Non-homogeneous armor(NHA) in WW2

Discussions on the vehicles used by the Axis forces. Hosted by Christian Ankerstjerne
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Mobius
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Re: Non-homogeneous armor(NHA) in WW2

Post by Mobius » 24 Jan 2019 01:55

Do you have any information as to whether the British AP caps were soft or hard?

Peasant
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Re: Non-homogeneous armor(NHA) in WW2

Post by Peasant » 25 Jan 2019 04:05

I've found this paper dealing with terminal ballistics. In particular the chapter 3 dealing with plate's properties effect on projectile damage looks promising: https://projekter.aau.dk/projekter/file ... _2225a.pdf
I've set up an Excel sheet to calculate the formula results and when correct values are employed the results look promising. I've compared the results with the tables shown here: https://apps.dtic.mil/dtic/tr/fulltext/u2/301343.pdf

critical mass
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Re: Non-homogeneous armor(NHA) in WW2

Post by critical mass » 26 Jan 2019 15:38

Mobius wrote:
24 Jan 2019 01:55
Do you have any information as to whether the British AP caps were soft or hard?
Hardly. However, i have from SUPP 9/610 (1950, originally classified SECRET, declasified 1981), the occurance of shatter failure:
"Against thick plate at normal, shot usually start to shatter at 2600f.s. As the plate thickness is reduced, below about 2 calibres, the velocity at which shatter occurs tends to increase, while it falls rapidly with increase in angle of attack. At 30 degrees, for example, shatter may occur against thicker plates at velocities as low as 2200-2400f.s."
It appears to me from the reading that the UK was differentiating between shatter and break up in a way much different than what we consider today. Break up is considered only as break up, in case it does not affect the critical velocity. Shatter, however, is defined to influence the critical velocity.
Many events of what we today would call "break up" therefore are referred to under "shatter" in UK wartime documents.

Peasant
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Re: Non-homogeneous armor(NHA) in WW2

Post by Peasant » 16 Feb 2019 16:27

Some reflections I've had on the matter:
In the case where matching/undermatching (t/d=<1) FH armour does not succeed in completely shattering the projectile, leaving cylindrical body mostly intact, the preferred penetration method changes from ductile hole enlargement to plug formation. Since this type of failure is associated with lower ballistic limit for undermatching plate, here the FHA would likely be at most equal or inferior to RHA, even against uncapped shot as well.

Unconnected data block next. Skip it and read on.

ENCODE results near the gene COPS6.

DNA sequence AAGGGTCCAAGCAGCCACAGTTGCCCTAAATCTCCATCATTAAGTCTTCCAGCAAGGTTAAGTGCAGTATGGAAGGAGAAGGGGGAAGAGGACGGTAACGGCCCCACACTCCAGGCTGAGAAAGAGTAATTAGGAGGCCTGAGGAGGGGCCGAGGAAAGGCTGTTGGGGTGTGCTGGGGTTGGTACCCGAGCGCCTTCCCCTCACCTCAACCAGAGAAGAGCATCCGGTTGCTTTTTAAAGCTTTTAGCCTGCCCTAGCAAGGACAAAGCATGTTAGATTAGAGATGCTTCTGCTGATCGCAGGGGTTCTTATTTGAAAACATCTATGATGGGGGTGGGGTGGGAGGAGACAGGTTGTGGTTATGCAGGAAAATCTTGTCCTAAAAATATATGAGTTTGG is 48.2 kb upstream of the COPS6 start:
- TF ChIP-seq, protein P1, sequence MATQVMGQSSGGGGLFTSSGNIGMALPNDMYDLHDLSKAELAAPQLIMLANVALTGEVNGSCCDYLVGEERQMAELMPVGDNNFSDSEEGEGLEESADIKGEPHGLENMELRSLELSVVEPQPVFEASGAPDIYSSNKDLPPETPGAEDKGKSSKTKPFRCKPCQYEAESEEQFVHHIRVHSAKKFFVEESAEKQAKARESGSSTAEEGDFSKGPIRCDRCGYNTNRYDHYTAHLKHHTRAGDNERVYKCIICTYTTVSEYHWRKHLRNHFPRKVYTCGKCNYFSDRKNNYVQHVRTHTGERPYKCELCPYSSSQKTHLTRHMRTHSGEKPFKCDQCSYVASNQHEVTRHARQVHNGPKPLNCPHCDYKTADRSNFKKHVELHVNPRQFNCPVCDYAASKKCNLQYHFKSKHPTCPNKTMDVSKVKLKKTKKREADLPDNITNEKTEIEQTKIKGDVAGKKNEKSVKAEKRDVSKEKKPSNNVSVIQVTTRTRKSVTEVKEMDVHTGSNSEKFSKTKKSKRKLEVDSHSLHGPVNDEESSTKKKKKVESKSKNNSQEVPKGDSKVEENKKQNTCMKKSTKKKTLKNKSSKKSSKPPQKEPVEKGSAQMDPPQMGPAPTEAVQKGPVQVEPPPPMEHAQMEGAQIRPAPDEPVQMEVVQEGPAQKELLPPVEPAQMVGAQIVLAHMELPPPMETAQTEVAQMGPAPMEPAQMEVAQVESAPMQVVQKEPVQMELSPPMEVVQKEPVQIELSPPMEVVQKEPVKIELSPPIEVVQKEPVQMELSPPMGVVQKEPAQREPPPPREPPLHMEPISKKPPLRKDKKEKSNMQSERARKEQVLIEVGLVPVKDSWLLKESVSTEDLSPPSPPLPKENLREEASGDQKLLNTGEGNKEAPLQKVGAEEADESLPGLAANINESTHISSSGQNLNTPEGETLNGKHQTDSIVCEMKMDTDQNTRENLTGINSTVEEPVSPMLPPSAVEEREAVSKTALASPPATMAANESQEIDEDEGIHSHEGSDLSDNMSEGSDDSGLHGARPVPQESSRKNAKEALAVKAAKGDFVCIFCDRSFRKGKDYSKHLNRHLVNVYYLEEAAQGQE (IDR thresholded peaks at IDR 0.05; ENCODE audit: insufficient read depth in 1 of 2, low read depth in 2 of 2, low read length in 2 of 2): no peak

critical mass
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Re: Non-homogeneous armor(NHA) in WW2

Post by critical mass » 16 Feb 2019 17:23

It would only result in a lower, adiabatic energy penetration mechanic if the cylindrical, lower body is intact with plain, smoothly blunted face and body.
A nose shattered body does not qualify, except for in the most lucky conditions, I guess. That was even a problem for composite bodies, where the hard nose gets broken off the cylincrical body.

Very blunt nosed AP would be superior to pointed ones under all conditions if one could keep the projectile intact, as it would attack the adiabatic strength of the target, primarely. However, it is more difficult than perceived to make the projectile strong enough to stay intact with a very blunt nose.

Peasant
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Re: Non-homogeneous armor(NHA) in WW2

Post by Peasant » 16 Feb 2019 18:59

critical mass wrote:
16 Feb 2019 17:23
It would only result in a lower, adiabatic energy penetration mechanic if the cylindrical, lower body is intact with plain, smoothly blunted face and body.
A nose shattered body does not qualify, except for in the most lucky conditions, I guess. That was even a problem for composite bodies, where the hard nose gets broken off the cylincrical body.

Very blunt nosed AP would be superior to pointed ones under all conditions if one could keep the projectile intact, as it would attack the adiabatic strength of the target, primarely. However, it is more difficult than perceived to make the projectile strong enough to stay intact with a very blunt nose.
I suppose I've been too optimistic in this regard. :lol:

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